The event was a lot of fun as usual. Thanks to all the organizers and to the tiers who took the time to share their skills with us. There's a lot of talented members on this forum and it was a lot of fun to get to know so many and get to pick their brains.
+1 to Brad's stonefly nymph skills. you'd never know you were so new to tying looking at your work and your presentation to the group.
+1 thanks to Jack Fields for taking the great pictures and for the quick posting of them. - Bociank1

A special thanks to Michael Lohman "GenCon" for leading the organization of this event. Nice job!!

fly tying


fly tying


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fly tying
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Published by Dave Kile [dkile] on 02/27/2019 (699 reads)
Another great video from Tightline Video here in the region. Can you find more video's on tightlinevideo YouTube channel.



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Published by Dave Kile [dkile] on 07/30/2018 (996 reads)
The Fly Tier's Reunion at Seven Springs, Sporting Clay's Lodge in Pennsylvania, April 27, 2018 by Jared



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Published by Dave Weaver [Dave_W] on 01/28/2018 (1474 reads)
You are invited to attend and participate in the 2018 PAFF Eastern PA Fly Tying Jamboree, to be held on Saturday, February 17, from 10 AM to 5 PM.

This event is being hosted by Michael Lohman GenCon and Rich Mooney, Mooney4. Either of us will answer any questions regarding the event.

This event will be held at the Lehigh Gap Nature Center, in Slatington, PA. Directions can be found here: http://lgnc.org/

Everyone is invited to attend and watch the demonstrations, get tips from the the tyers, and have a great time. We particularly encourage beginner tyers to attend, and we'll have beginner instruction set up at a table. Details to follow.

_CDK2868


As always, we need to recruit a team of volunteer tyers of all skill levels to participate and we ask that you register your willingness to give a demonstration by signing up in this thread. Each tyer will be given 15-20 minutes to tie and explain their chosen demo fly. Tyers will tie one at a time, proceeding around the room. Please choose a pattern that fits in to one of the following categories, and list it in your signup post. Duplicates are OK, but try to pick a pattern that hasn't already been chosen.

Categories:

- Catskill style dries
- parachute style dries
- comparadun and hairwing style dries
- emergers
- imitative nymphs
- attractor nymphs
- terrestrials
- wet flies
- streamers
- "other" flies

Tying on a large hook (e.g. #12) makes it much easier for the audience to see what you are doing. It really helps if you practice your "demo" beforehand, especially to keep within the time limit. Having all materials laid out beforehand is also good. We should be able to fit about 30 tyers into the rotation. If we have extra time, that time will be used for Q & A sessions following each demo. We request that the tyers explain techniques as they go, rather than just tying the fly, and explaining afterwards. This can easily make a 5 minute tie into a 15 minute tie, so be prepared.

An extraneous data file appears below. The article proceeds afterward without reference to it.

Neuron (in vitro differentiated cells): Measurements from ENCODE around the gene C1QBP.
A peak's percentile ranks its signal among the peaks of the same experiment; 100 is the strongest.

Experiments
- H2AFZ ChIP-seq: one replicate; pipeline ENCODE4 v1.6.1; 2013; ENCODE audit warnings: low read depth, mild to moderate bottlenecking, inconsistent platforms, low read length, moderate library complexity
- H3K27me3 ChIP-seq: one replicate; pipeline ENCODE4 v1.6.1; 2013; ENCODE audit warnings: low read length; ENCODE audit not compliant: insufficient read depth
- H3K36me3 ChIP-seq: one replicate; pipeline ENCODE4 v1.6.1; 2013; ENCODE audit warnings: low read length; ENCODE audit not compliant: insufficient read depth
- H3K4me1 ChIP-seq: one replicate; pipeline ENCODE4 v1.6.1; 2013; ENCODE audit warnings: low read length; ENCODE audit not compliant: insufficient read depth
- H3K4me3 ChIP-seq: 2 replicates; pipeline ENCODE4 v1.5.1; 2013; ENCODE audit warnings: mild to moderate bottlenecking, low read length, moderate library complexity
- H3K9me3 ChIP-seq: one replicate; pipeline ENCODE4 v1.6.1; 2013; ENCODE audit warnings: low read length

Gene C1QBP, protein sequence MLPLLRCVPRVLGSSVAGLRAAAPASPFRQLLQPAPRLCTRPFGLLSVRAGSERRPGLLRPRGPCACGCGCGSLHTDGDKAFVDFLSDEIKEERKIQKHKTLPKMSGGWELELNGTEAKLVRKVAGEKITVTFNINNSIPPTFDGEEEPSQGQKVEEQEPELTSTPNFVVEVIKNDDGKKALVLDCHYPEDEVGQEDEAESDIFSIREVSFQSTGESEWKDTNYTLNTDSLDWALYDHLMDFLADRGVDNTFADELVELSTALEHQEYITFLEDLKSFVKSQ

Things to bring:

All Tools and materials to tie your chosen demo fly. A tying lamp and any extension cords you need - there's an ample number of outlets on the walls behind the tying tables.

Bring any food or drinks you'd like to, but save room for dinner! We'll provide spring water on ice.

It's a good idea to get there and set up your tying gear before 10AM. We'll have access to the hall at the LGNC at 9AM, so please be ready to start tying at 10AM.

We'll also be holding a raffle at 5 PM of donated tying materials and flyfishing gear. Any donations to this raffle are welcome, and 100% of the proceeds will be donated to the Lehigh Gap Nature Center, as a "thank you" for allowing us to use their beautiful facility for this event.

We'll be heading over to Riverwalck's Saloon after the event for drinks and dinner. Directions to Riverwalck's Saloon can be found here:

http://riverwalcksaloon.com/

Let the hostess know you are with Paflyfish, and she'll take you to our tables.

Looking forward to a fun and educational day, meeting new PAFF members, and seeing old friends and fishing buddies!

Please sign up in the forum and ask any questions here.
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Published by Dave Kile [dkile] on 12/20/2016 (3055 reads)
christmas tree flyI was catching up on some of the recent threads in the Paflyfish Fly Tying Forum and found a post from Night_Stalker about a Christmas Tree Fly. Digging a little deeper into the post I checked out the post originating from Louis Cahill at Gink and Gasoline. Louis is an advertising photographer and along with Kent Klewein share their fly fishing stories on Gink and Gasoline. I have enjoyed many of their blog posts, but had missed this one from a couple years ago.

Well Loius served up a little holiday fly tying wonderment with his post a couple years ago and should you should check out his Christmas Tree Fly post and the Gink and Gasoline blog.





Happy Holidays,

From Paflyfish!


images with permission from Louis Cahill
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Published by Dave Kile [dkile] on 10/06/2016 (4448 reads)
Fly of the Month: Olive Woolly Bugger
by Tightline Productions

Tightline Productions has done a real nice video giving a step by step for Olive Woolly Bugger. This is one of my favorite flies to use almost year round. In the spring when there is no hatch or in the summer going for bass, I just love tossing this woolly bugger for some action. Enjoy.

Olive Woolly Bugger from Tightline Productions on Vimeo.